1 December 2008


Yes, it's sad (and strange) but true: my days are spent flicking between three websites, in no particular order: Felt Bicycles, Facebook, and Sephora.

The sad thing about this is that all three rarely change. Sure, I have the occasional obnoxious comment left on Facebook - most recently by Briar who wonders why anyone would be concerned that her little sister comes home most weekends without any money, cellphone, or idea what happened. Um, THAT's why. Because it happens ALL the time. But generally speaking, these websites go unchanged. Sephora, for example, is on my hitlist solely so I can gaze at makeup and other products I can't buy until I next visit America. And let's be honest, by the time I get to Sephora, I'm not going to have any money to buy the entire skincare range by Skyn Iceland and still get change so I can buy a couple of Donuts to sustain my shopping energy.

Especially so if I get to a store with Felt bicycles before I hit Sephora. I buy bikes and bike-related equipment like some girls I know buy handbags. Felt is my current obsession, and I'll be the first to admit that before that, there was Specialized, Gary Fisher, and I think maybe even Pinarello. That would have been a while ago. Felt sponsor the machines that my favourite (and previously mentioned ad nauseum) team, Garmin Chipotle ride. I shouldn't even really be in the market for any new bikes, owing to the fact that in my garage right now is more than $10,000 worth of bikes. That's not even my whole collection either, just the painstakingly weeded-out ones from my home stable. I still feel bad about leaving Gary behind, but I've got to say the Jamis is serving me well. That's not the point though... it's never about money with bikes. I have a 2008 Specialized Safire FSR which I'm still getting the hang of, but love more than life itself, a 2007 Avanti Carbonio 2.0 - it could be considered my least favourite of all my bikes, but it does the job for now, and of course the Jamis - a 2007 Coda. In my home collection (I love how that sounds), there's a 2005 Apollo Marathon which is truly a piece of crap but one that has sentimental value given that I got it for cheap from Dave at Cycle Surgery in Dunedin and then proceeded to ride it EVERYWHERE, including up Stuart Street every day to Moana Pool, while I was a freshman at the University of Otago. It later became my sole mode of transport at Canterbury, which included late night rides in my Hoyts uniform down Riccarton Road. The Apollo was left at home in favour of the Jamis, mainly because the Jamis is yellow and new, and also because I don't think I reconnected the front brake correctly after I threw it into a bush at QE2. Don't tell my mum.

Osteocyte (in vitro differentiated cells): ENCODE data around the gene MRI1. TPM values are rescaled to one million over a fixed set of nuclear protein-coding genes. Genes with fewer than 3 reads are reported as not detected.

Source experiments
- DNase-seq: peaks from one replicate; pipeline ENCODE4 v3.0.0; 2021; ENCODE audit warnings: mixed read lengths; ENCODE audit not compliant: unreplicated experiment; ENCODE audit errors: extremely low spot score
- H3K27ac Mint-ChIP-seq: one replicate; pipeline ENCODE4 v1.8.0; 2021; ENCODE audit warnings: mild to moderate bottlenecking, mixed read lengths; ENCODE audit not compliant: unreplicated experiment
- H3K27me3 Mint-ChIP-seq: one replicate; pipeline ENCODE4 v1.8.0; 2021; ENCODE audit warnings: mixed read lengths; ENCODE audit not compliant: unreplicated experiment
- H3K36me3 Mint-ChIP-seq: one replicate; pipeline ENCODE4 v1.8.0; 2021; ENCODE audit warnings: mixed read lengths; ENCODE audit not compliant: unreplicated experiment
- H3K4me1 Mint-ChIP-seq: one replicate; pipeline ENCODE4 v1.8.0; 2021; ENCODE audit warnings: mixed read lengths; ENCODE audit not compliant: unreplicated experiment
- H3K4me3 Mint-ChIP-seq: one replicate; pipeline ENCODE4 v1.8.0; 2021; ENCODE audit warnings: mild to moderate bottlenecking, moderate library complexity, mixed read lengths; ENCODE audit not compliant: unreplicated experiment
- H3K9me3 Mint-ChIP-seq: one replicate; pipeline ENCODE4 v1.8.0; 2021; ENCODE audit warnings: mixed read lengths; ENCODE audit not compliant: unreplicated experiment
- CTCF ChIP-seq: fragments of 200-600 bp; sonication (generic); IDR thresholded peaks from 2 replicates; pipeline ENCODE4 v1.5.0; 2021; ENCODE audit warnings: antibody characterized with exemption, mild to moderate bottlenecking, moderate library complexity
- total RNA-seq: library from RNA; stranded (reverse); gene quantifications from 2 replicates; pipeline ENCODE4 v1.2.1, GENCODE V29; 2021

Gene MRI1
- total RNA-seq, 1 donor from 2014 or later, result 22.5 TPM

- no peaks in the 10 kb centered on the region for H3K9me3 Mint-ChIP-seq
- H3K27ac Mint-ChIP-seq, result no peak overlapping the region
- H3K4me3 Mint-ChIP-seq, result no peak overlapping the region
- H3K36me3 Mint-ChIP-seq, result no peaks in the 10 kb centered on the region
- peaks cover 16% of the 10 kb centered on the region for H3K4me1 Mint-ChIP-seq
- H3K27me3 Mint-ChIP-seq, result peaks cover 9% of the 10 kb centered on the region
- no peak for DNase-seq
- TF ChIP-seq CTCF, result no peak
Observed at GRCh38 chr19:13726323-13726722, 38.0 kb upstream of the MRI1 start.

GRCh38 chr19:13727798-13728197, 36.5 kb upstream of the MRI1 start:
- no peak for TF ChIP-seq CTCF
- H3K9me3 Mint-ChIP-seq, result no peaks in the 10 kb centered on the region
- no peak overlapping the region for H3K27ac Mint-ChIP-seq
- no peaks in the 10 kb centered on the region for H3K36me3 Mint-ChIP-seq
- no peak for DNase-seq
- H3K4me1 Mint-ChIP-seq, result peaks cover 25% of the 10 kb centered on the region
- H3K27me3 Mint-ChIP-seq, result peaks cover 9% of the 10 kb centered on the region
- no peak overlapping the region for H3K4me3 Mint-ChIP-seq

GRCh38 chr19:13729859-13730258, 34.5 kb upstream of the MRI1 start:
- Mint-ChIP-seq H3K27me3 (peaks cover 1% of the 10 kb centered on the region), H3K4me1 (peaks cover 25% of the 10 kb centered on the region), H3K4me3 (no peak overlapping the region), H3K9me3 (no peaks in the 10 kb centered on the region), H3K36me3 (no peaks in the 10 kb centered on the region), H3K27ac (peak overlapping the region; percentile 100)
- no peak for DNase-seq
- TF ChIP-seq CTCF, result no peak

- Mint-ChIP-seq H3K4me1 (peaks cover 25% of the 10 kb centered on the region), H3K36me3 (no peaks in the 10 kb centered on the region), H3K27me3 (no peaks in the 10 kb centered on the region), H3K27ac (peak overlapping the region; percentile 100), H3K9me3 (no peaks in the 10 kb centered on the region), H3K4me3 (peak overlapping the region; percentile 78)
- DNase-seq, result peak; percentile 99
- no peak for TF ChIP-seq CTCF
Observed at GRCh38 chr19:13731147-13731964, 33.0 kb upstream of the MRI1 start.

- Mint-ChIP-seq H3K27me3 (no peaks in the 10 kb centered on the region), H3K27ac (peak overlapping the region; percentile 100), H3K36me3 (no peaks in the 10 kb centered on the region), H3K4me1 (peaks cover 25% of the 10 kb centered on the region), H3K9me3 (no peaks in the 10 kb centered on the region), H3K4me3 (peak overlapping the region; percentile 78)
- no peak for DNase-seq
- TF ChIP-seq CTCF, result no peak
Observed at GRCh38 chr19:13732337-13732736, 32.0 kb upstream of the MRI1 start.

Gary, as he is colloquially known to most of the people I know, is obviously a Gary Fisher. He's pre-2000, though what year he is exactly remains a mystery. My dad bought him for me in 2001, third-hand from CycleTime in Hamilton, and it was with Gary that I embarked on my shaky at first, and eventually illustrious (I wish) mountain bike racing career. Gary is an Aquila - a model the original Gary Fisher doesn't even make anymore. He was my first bike with suspension - about 80mm, I think, and I rode him to many 2nd-place finishes at the Hamilton MTB Club Summer Series this past season. I'm still contemplating bringing him up next time I go back to Cowtown, mainly so I can have the joy of hanging with an old friend. I fear he may get left behind on my Woodhill excursions though. The Ariel 143 saddle on the Safire is just too much like a couch. Still, I claim Gary is insured for more than me.

Yet another old friend that got left behind in the great exodus was a mostly-unused old Haro from 1999 or before. I inherited it off some friends after I broke one of the pegs dropping in on a ramp in 2001, and having close to no BMX skills, it only came out on rare occasions. One such example was kind of recently (if the dent still evident above my knee is anything to go by) at Woodhill, when for some reason during a high-speed approach to a XXX grade stunt, I decided to attempt a backflip. I wondered why afterwards, when I hit the ground knees first and left handlebar imprints on my thighs. Seriously, it hurt so bad I nearly threw up, but I wasn't about to leave it like that. No, the voice of Aubrey sounded inside my ever-irrational mind: "you can do anything you put your mind to." So I tried again, this time with an even faster run-up, and I succeeded. I assure you, it was some sort of miracle, influence by the mind, and it will never happen again, but I did it. I then immediately rode back to my car and swapped bikes - the temptation of the skills garden was too much for my newly-inflated ego. As for the haematoma I got left with, well I don't mind. Makes a good story, even if it's not very believable.